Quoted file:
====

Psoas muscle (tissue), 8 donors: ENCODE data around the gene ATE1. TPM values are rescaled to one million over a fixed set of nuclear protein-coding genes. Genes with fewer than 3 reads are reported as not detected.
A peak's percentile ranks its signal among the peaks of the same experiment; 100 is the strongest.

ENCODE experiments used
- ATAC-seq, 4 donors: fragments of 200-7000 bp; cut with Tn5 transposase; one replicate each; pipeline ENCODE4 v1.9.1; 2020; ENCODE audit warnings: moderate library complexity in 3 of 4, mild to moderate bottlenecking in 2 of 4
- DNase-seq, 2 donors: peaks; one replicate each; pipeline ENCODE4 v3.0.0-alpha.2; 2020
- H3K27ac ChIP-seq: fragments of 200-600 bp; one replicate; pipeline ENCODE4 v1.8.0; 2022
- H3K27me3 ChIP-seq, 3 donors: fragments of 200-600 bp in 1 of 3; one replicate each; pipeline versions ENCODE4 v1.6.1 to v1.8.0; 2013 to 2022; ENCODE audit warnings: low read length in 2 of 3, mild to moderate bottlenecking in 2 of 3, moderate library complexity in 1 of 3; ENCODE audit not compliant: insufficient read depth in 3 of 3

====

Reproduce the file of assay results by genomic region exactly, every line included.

Psoas muscle (tissue), 8 donors: ENCODE data around the gene ATE1. TPM values are rescaled to one million over a fixed set of nuclear protein-coding genes. Genes with fewer than 3 reads are reported as not detected.
A peak's percentile ranks its signal among the peaks of the same experiment; 100 is the strongest.

ENCODE experiments used
- ATAC-seq, 4 donors: fragments of 200-7000 bp; cut with Tn5 transposase; one replicate each; pipeline ENCODE4 v1.9.1; 2020; ENCODE audit warnings: moderate library complexity in 3 of 4, mild to moderate bottlenecking in 2 of 4
- DNase-seq, 2 donors: peaks; one replicate each; pipeline ENCODE4 v3.0.0-alpha.2; 2020
- H3K27ac ChIP-seq: fragments of 200-600 bp; one replicate; pipeline ENCODE4 v1.8.0; 2022
- H3K27me3 ChIP-seq, 3 donors: fragments of 200-600 bp in 1 of 3; one replicate each; pipeline versions ENCODE4 v1.6.1 to v1.8.0; 2013 to 2022; ENCODE audit warnings: low read length in 2 of 3, mild to moderate bottlenecking in 2 of 3, moderate library complexity in 1 of 3; ENCODE audit not compliant: insufficient read depth in 3 of 3